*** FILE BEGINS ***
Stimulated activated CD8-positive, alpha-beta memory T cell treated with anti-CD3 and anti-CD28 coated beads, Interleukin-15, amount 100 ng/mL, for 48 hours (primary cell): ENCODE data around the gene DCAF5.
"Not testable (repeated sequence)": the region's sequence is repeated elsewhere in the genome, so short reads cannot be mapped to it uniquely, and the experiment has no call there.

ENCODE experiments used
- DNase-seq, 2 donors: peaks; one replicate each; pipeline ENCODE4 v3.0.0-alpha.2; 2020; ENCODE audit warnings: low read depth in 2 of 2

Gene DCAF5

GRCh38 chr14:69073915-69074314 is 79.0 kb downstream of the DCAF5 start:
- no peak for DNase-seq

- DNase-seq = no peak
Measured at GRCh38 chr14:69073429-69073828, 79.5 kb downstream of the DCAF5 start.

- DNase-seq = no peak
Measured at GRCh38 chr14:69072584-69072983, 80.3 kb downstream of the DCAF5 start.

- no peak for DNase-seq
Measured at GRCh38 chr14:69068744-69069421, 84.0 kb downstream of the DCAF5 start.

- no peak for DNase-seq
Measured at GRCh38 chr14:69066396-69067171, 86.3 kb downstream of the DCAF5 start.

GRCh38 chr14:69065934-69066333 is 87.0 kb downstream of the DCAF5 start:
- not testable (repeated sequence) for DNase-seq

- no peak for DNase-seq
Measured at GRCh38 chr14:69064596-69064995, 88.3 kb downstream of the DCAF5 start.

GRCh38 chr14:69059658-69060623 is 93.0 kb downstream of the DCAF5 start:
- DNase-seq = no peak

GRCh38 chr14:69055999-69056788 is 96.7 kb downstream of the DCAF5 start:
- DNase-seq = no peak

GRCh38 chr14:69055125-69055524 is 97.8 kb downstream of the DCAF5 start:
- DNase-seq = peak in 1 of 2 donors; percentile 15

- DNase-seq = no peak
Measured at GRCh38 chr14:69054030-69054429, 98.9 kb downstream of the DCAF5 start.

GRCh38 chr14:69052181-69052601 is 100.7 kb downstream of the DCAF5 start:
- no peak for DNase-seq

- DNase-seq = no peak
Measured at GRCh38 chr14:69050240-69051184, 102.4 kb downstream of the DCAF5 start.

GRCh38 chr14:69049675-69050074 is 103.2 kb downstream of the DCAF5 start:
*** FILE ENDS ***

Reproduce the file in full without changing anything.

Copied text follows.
Stimulated activated CD8-positive, alpha-beta memory T cell treated with anti-CD3 and anti-CD28 coated beads, Interleukin-15, amount 100 ng/mL, for 48 hours (primary cell): ENCODE data around the gene DCAF5.
"Not testable (repeated sequence)": the region's sequence is repeated elsewhere in the genome, so short reads cannot be mapped to it uniquely, and the experiment has no call there.

ENCODE experiments used
- DNase-seq, 2 donors: peaks; one replicate each; pipeline ENCODE4 v3.0.0-alpha.2; 2020; ENCODE audit warnings: low read depth in 2 of 2

Gene DCAF5

GRCh38 chr14:69073915-69074314 is 79.0 kb downstream of the DCAF5 start:
- no peak for DNase-seq

- DNase-seq = no peak
Measured at GRCh38 chr14:69073429-69073828, 79.5 kb downstream of the DCAF5 start.

- DNase-seq = no peak
Measured at GRCh38 chr14:69072584-69072983, 80.3 kb downstream of the DCAF5 start.

- no peak for DNase-seq
Measured at GRCh38 chr14:69068744-69069421, 84.0 kb downstream of the DCAF5 start.

- no peak for DNase-seq
Measured at GRCh38 chr14:69066396-69067171, 86.3 kb downstream of the DCAF5 start.

GRCh38 chr14:69065934-69066333 is 87.0 kb downstream of the DCAF5 start:
- not testable (repeated sequence) for DNase-seq

- no peak for DNase-seq
Measured at GRCh38 chr14:69064596-69064995, 88.3 kb downstream of the DCAF5 start.

GRCh38 chr14:69059658-69060623 is 93.0 kb downstream of the DCAF5 start:
- DNase-seq = no peak

GRCh38 chr14:69055999-69056788 is 96.7 kb downstream of the DCAF5 start:
- DNase-seq = no peak

GRCh38 chr14:69055125-69055524 is 97.8 kb downstream of the DCAF5 start:
- DNase-seq = peak in 1 of 2 donors; percentile 15

- DNase-seq = no peak
Measured at GRCh38 chr14:69054030-69054429, 98.9 kb downstream of the DCAF5 start.

GRCh38 chr14:69052181-69052601 is 100.7 kb downstream of the DCAF5 start:
- no peak for DNase-seq

- DNase-seq = no peak
Measured at GRCh38 chr14:69050240-69051184, 102.4 kb downstream of the DCAF5 start.

GRCh38 chr14:69049675-69050074 is 103.2 kb downstream of the DCAF5 start: